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Blood, Sweat and Clay - The Celebrity Deathmatch Way
When unscripted audio is met with the appropriate animated imagery, the results are often hilarious, heartwarming and highly entertaining.
Question: What are some of the positive responses from celebrities who got skewered on the Celebrity Deathmatch?
Eric Fogel, the man behind Celebrity Deathmatch, talks about reactions from Marilyn Manson, Howard Stern and Lucy Lawless.
“Has a celebrity ever come after you for making fun of them?” Over the years this has been one of the most frequently asked questions put to me, regarding Celebrity Deathmatch.
Over the years this has been one of the most frequently asked questions put to me, regarding Celebrity Deathmatch.
Building a stop-motion animation studio can be a challenging endeavor. Especially when that studio is located on the 31st floor of a corporate office building right smack in Midtown Manhattan.
With the success of Deathbowl ’98 a symbolic battle had been won. But the war to get this stop-motion slugfest on the air as a regular series still remained.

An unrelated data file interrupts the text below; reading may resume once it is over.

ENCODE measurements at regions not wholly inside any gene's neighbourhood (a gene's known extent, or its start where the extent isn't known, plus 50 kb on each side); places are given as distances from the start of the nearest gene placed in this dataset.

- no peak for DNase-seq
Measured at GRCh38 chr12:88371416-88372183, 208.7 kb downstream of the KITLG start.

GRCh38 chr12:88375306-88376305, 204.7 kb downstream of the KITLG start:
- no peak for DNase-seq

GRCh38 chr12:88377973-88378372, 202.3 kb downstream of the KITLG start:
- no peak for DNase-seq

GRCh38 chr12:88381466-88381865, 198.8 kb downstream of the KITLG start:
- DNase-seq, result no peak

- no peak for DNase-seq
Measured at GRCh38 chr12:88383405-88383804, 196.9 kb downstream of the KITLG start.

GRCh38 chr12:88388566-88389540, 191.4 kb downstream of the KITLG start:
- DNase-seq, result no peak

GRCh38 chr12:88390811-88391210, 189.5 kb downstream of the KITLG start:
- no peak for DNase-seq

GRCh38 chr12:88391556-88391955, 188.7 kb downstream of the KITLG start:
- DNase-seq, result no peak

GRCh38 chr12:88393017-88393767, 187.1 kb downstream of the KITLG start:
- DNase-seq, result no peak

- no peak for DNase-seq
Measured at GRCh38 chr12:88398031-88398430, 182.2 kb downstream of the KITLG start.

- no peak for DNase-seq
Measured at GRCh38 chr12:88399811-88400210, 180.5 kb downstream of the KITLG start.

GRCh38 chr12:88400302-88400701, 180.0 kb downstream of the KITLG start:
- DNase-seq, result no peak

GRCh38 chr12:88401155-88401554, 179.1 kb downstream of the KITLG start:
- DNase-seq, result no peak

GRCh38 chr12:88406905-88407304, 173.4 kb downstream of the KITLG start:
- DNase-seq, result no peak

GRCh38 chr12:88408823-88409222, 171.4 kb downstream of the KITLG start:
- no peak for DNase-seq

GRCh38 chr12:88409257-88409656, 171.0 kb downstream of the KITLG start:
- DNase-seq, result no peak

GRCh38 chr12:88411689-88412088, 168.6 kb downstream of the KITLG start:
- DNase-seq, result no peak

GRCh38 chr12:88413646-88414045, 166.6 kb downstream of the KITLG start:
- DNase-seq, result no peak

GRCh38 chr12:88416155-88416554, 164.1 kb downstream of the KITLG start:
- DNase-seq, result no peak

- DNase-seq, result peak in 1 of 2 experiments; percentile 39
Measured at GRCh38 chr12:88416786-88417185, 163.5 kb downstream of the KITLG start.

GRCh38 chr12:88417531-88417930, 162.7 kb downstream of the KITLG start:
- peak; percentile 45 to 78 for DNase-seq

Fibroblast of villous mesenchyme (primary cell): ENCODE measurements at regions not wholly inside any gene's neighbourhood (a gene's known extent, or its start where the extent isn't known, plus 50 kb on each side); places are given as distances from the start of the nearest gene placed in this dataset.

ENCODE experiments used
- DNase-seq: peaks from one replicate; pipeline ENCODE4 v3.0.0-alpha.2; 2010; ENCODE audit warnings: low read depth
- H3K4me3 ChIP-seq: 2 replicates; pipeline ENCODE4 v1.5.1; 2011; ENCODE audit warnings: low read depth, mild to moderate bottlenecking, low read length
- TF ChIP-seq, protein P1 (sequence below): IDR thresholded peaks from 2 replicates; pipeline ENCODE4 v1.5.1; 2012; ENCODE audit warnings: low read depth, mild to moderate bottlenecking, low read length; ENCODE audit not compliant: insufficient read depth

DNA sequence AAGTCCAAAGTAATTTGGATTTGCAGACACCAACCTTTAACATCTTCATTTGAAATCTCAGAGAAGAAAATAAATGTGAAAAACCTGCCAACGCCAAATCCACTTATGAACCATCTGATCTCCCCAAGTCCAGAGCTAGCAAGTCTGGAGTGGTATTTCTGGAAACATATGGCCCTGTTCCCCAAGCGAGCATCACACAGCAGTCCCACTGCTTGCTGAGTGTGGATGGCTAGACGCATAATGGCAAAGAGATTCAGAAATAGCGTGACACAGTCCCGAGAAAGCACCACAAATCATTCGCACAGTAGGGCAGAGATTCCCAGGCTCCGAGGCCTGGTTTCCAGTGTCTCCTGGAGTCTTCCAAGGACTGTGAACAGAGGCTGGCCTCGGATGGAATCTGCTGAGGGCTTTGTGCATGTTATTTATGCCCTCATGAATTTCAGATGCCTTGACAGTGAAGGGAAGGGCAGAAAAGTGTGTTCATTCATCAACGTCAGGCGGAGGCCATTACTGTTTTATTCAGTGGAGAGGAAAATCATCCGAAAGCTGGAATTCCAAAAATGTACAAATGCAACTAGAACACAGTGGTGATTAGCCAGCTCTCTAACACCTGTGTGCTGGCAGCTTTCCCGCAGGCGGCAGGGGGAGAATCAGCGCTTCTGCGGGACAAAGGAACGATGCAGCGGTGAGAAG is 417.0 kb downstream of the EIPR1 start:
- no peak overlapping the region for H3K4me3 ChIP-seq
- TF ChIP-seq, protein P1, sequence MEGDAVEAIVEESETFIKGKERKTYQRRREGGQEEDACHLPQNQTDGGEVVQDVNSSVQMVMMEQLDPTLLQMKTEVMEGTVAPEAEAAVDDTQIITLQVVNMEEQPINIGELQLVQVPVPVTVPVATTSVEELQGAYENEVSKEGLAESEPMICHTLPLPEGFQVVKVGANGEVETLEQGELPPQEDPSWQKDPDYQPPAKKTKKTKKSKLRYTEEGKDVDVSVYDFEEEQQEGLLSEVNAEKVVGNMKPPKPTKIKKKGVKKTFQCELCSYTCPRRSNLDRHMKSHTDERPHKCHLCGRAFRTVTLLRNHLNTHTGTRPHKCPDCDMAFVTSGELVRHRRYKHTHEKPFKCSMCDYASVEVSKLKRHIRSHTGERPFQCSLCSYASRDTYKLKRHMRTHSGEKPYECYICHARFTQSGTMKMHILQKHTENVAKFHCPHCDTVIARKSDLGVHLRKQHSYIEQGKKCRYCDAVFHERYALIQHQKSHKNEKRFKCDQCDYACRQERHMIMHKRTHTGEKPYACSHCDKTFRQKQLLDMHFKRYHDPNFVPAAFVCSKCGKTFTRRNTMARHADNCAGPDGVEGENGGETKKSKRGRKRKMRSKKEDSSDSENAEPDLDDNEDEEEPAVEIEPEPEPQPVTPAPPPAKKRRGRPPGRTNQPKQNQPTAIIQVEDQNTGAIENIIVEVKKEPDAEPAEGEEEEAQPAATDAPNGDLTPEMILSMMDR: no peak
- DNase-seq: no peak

Growing up, I was a latch key kid, often coming home to an empty house after school. My babysitters’ names were Popeye, Tom, Jerry, Bugs and Daffy. I was literally raised on those old school cartoons with their over the top slapstick violence and impeccable timing.They would leave an indelible mark on me.
Convincing an MTV exec to greenlight a couple of Celebrity Deathmatch shorts seemed like a herculean task. Turns out that would become the first of many battles to get “Celebrity Deathmatch: The Series” on the air.
In the case of Celebrity Deathmatch, I knew I had a solid concept – two celebrities with a score to settle face off in a clay animated wrestling ring…and fight to the death! The pitch could not have been any simpler and yet it had all of the components of great entertainment – pop culture, biting satire, cartoony violence and an animation style that was beloved but seldom seen. And yet it would take MTV over a year to greenlight a pilot!
I’ve never been very good at math but there is one equation that I do understand: creativity + ambition + timing + a little luck = success.
The beautiful thing about inspiration is that you never know when it’s going to hit. Case in point – it’s 1989 and I’m working in the equipment checkout room at NYU’s Tisch School of The Arts. The room is where student filmmakers go to borrow the cameras, lights and all the grip stands they’ll need to make their films.